Depression Treatment: Exercise vs. Antidepressants

exercise from wix

Nineteen million people are affected by depression and more than $86 billion is spent on anti-depression medication each year.  Since anti-depressants are the most well-known treatments for depression, many people turn there first.  But medication isn’t the only treatment option.  Therapy is an effective treatment for depression, both combined with medication, and independent of it.  I’ll write about therapy and depression for another day.  Today’s post is about a third option that costs less, is equally effective, and its effects last longer.  This secret treatment option: Exercise.  Several studies have found that regular exercise can be as effective as medical antidepressants in treating depression.  Are you intrigued?  Let’s look at some information on the two treatments and see how they compare.

Antidepressant Medication
Cost: Ranges from $21/month to over $1000/month
Time to wait for results: 6-8 weeks.  Some people report results within 2 weeks, but for most people, full effect takes 6-8 weeks.
Likelihood of being effective: 3 out of 5 people will see depression improved the first time they start taking medication
Side effects:  Negative side-effects can include an inability to sleep, dizziness, nausea, weight gain, increased anxiety, decreased sex drive and can lead to suicidal ideation.   According to a 2011 analysis conducted by the Agency for Healthcare Research and Quality, 63% of individuals on antidepressant medication experience at least one side effect.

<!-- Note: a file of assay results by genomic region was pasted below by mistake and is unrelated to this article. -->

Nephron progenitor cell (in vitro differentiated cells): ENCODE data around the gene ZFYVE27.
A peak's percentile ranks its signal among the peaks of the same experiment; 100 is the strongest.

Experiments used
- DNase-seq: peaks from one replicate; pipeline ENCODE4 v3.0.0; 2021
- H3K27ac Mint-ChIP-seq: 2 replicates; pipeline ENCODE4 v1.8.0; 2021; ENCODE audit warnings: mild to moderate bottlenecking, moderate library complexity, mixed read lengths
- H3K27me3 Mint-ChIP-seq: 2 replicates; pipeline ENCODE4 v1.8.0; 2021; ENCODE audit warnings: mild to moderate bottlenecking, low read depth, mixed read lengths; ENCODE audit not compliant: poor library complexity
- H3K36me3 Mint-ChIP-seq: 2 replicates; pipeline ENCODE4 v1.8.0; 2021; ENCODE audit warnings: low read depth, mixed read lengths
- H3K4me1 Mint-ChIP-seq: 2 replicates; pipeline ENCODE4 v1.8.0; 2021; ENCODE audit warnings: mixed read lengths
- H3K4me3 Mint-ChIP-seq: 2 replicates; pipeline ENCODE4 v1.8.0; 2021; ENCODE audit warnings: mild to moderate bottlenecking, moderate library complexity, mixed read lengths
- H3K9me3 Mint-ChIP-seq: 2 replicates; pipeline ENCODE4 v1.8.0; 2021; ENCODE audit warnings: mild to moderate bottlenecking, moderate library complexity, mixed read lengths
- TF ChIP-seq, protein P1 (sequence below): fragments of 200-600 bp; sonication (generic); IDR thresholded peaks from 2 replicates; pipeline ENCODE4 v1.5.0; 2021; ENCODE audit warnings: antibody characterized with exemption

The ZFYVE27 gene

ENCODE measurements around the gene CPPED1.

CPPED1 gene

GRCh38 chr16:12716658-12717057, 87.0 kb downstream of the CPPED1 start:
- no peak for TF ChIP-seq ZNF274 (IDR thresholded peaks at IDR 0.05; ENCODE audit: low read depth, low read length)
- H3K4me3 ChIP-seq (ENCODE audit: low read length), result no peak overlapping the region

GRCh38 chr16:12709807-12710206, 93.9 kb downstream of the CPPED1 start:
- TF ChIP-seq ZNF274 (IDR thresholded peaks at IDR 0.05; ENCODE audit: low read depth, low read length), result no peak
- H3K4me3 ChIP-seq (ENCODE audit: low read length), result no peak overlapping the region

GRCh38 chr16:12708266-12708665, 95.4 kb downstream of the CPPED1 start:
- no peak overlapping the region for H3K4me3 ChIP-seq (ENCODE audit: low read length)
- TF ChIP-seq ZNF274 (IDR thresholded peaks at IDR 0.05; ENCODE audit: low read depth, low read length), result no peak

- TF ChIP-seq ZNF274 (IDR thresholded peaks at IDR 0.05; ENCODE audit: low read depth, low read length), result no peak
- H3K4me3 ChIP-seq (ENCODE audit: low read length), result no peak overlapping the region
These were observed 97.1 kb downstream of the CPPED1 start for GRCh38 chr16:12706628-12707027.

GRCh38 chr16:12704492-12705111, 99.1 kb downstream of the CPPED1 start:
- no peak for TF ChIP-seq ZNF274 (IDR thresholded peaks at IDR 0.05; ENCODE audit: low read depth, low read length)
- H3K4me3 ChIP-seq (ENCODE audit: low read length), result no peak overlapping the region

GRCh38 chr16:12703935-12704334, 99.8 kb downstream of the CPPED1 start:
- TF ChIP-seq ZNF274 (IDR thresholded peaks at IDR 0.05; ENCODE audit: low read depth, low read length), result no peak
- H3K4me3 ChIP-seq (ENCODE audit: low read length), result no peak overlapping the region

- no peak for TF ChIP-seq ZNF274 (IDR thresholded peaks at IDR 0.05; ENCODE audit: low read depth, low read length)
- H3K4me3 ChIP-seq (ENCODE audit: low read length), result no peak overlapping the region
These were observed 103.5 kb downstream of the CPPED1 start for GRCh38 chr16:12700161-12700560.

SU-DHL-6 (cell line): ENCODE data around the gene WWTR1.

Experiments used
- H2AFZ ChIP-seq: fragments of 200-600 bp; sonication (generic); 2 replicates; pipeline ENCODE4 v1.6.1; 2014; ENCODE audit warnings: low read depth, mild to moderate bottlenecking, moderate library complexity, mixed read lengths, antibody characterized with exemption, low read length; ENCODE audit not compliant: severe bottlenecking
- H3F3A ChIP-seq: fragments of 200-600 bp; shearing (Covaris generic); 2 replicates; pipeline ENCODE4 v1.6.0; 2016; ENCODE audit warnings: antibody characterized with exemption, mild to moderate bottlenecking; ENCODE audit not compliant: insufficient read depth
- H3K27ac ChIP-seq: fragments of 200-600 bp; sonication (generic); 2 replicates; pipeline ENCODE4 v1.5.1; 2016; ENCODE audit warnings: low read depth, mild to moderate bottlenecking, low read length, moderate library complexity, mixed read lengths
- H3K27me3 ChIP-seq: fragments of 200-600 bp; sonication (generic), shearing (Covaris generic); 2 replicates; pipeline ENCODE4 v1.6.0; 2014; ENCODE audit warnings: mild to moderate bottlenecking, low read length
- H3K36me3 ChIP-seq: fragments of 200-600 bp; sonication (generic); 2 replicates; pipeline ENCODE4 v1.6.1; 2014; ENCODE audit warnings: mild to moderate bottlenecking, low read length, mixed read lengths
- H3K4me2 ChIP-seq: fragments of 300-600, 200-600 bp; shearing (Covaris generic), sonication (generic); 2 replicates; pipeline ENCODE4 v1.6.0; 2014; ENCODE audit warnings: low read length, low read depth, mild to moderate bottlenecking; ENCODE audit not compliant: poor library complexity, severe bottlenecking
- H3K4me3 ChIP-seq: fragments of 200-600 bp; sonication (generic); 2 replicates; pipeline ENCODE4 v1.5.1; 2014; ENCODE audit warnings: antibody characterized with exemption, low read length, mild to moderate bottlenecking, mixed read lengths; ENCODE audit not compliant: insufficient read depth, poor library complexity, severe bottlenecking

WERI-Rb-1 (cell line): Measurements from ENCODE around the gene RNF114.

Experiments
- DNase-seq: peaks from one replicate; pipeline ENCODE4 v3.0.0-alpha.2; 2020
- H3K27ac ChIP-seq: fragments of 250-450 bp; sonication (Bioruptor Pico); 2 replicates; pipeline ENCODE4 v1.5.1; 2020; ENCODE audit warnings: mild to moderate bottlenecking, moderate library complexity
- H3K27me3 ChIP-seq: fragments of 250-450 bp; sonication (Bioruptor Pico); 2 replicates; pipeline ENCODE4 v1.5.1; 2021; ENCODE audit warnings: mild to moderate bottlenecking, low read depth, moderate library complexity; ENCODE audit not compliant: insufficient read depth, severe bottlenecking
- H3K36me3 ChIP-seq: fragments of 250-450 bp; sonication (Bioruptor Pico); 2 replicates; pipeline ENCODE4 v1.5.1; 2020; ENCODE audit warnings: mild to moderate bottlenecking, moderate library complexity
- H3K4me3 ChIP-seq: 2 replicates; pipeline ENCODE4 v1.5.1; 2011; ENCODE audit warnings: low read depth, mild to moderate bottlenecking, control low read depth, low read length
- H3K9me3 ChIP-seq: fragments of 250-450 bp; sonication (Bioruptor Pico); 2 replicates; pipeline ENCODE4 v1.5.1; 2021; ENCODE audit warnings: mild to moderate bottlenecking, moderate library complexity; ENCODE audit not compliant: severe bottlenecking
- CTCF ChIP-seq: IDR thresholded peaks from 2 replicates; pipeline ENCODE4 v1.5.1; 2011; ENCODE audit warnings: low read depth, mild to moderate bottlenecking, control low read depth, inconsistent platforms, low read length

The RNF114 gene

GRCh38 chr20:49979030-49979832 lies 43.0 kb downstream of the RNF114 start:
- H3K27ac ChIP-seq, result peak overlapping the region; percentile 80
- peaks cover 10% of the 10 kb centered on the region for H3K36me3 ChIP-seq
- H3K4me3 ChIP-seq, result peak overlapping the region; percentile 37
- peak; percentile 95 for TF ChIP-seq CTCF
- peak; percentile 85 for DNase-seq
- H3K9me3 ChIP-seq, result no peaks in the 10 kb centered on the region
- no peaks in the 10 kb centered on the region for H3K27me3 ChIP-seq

Cost: Running is free; average gym membership costs between $40-$50 per month
Time to wait for results: Unknown; comparative studies show results apparent at six weeks
Likelihood of being effective: 60% with low and mild depression
Side effects: Negative side-effect is the potential for soreness or injury
Additional benefits: Positive side-effects include decreased anxiety, improved sleep, increased energy, elevated mood, increased libido, weight loss, improved locus of control and enhanced memory.  Also, those who exercise, compared with those taking antidepressant medication, were found less likely to have relapsed ten months later (70% vs. 48%).

Exercise is a great low-cost natural antidepressant with additional health benefits.  It can be a great supplement to your current treatment, or it can be a great place to start if you have been experiencing depressive symptoms and haven’t yet sought help.  It is the first thing that I like to recommend to clients who present to therapy with depression.  Why not try something that is low-cost, that has been found to be as effective as medication, and helps you feel better in several areas in your life?  Even if you aren’t depressed, you can still reap the benefits of exercise.  So what are you waiting for?  Put on your running (or walking) shoes, and get moving!

If you are accustomed to a sedentary lifestyle or have a health condition, consult your doctor before starting an exercise routine.